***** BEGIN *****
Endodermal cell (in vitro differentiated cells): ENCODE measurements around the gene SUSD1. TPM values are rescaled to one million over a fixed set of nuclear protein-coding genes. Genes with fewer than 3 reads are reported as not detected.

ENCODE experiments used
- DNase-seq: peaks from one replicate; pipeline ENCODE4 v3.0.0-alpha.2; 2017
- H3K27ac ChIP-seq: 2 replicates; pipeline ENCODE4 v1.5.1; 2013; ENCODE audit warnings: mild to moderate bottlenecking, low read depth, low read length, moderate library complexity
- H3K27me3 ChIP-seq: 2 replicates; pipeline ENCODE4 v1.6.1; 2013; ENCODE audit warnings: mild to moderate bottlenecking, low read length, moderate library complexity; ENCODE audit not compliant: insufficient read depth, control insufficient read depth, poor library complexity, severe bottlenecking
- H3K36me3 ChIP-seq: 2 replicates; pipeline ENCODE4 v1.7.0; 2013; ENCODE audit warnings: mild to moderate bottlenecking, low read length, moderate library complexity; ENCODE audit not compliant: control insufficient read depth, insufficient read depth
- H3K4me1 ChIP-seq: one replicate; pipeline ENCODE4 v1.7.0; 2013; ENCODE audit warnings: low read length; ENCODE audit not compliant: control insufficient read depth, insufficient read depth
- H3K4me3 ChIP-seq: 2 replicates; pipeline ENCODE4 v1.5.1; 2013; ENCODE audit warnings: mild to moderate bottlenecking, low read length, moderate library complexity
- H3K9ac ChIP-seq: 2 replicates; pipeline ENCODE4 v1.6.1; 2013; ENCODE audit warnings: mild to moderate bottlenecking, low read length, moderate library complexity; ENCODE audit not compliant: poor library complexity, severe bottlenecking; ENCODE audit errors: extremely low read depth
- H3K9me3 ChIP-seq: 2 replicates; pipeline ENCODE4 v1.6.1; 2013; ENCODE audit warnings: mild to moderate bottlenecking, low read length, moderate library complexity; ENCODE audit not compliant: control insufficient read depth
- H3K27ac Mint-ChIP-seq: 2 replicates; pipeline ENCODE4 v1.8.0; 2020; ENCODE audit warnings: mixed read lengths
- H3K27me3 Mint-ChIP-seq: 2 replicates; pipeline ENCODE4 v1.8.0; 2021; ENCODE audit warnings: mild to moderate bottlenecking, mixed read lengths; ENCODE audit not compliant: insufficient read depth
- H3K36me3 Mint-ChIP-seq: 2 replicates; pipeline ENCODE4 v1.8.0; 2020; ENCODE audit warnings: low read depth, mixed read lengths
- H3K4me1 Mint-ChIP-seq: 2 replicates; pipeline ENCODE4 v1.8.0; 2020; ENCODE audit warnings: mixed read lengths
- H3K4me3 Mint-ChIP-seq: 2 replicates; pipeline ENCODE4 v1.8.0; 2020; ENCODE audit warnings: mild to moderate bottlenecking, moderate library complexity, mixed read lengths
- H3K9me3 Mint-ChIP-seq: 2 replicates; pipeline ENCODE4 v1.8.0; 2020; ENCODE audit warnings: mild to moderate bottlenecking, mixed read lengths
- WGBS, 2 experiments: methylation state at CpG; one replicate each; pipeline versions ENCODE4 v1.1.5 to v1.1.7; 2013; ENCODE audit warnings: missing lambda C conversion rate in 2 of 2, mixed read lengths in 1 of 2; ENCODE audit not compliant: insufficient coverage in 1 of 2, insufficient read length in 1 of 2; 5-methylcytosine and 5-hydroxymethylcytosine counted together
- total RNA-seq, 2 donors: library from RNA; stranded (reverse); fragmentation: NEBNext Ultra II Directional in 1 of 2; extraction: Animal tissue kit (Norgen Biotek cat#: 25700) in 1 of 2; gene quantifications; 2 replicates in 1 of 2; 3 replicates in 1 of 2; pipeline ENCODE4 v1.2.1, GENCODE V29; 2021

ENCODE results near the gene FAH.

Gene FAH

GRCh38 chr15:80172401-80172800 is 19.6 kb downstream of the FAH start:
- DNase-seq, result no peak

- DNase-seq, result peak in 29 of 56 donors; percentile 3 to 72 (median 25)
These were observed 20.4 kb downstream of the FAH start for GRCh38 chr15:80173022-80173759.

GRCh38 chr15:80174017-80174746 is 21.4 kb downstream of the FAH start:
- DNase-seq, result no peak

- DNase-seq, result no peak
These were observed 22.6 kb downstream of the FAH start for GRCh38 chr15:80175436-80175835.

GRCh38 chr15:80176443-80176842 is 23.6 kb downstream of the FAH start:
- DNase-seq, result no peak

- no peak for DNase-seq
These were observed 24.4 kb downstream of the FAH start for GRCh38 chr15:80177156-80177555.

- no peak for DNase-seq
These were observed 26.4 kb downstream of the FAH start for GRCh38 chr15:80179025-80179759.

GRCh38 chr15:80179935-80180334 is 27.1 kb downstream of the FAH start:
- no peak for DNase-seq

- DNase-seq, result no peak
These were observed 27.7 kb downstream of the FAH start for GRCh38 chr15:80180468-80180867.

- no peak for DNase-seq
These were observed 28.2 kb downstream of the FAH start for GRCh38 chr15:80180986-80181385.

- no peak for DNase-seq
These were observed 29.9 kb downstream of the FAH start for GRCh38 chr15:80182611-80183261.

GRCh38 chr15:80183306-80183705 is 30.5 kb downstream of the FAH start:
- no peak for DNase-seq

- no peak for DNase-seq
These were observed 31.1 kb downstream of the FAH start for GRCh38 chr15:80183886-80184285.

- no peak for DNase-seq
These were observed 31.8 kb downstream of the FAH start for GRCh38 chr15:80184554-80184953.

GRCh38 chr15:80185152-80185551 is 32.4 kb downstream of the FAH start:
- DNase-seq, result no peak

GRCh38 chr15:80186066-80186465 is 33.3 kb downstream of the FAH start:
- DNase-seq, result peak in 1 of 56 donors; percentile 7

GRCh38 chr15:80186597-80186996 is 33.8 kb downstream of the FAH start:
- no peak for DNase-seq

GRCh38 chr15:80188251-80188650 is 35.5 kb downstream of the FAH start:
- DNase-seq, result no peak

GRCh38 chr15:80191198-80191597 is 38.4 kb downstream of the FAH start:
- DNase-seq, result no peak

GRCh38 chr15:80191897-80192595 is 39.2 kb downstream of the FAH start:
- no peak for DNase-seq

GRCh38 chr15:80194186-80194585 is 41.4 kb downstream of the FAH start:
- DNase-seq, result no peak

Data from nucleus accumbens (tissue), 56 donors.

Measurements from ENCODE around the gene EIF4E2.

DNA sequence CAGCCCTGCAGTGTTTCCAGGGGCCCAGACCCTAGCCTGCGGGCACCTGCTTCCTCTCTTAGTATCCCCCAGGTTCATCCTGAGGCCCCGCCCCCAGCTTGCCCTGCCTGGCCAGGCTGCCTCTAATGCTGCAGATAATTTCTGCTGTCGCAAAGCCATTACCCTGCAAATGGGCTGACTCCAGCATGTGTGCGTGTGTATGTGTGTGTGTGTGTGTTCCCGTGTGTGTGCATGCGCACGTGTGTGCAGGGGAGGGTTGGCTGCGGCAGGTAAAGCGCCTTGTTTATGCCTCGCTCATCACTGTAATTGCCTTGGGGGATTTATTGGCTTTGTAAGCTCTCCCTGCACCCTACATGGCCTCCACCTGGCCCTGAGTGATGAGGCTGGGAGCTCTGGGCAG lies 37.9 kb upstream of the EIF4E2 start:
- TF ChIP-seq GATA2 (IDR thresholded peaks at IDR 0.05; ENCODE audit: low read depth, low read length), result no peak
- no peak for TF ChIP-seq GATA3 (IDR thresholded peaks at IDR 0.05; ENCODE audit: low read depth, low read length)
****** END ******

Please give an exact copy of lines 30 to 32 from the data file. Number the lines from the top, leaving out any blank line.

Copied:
- DNase-seq, result no peak

- no peak for DNase-seq
These were observed 24.4 kb downstream of the FAH start for GRCh38 chr15:80177156-80177555.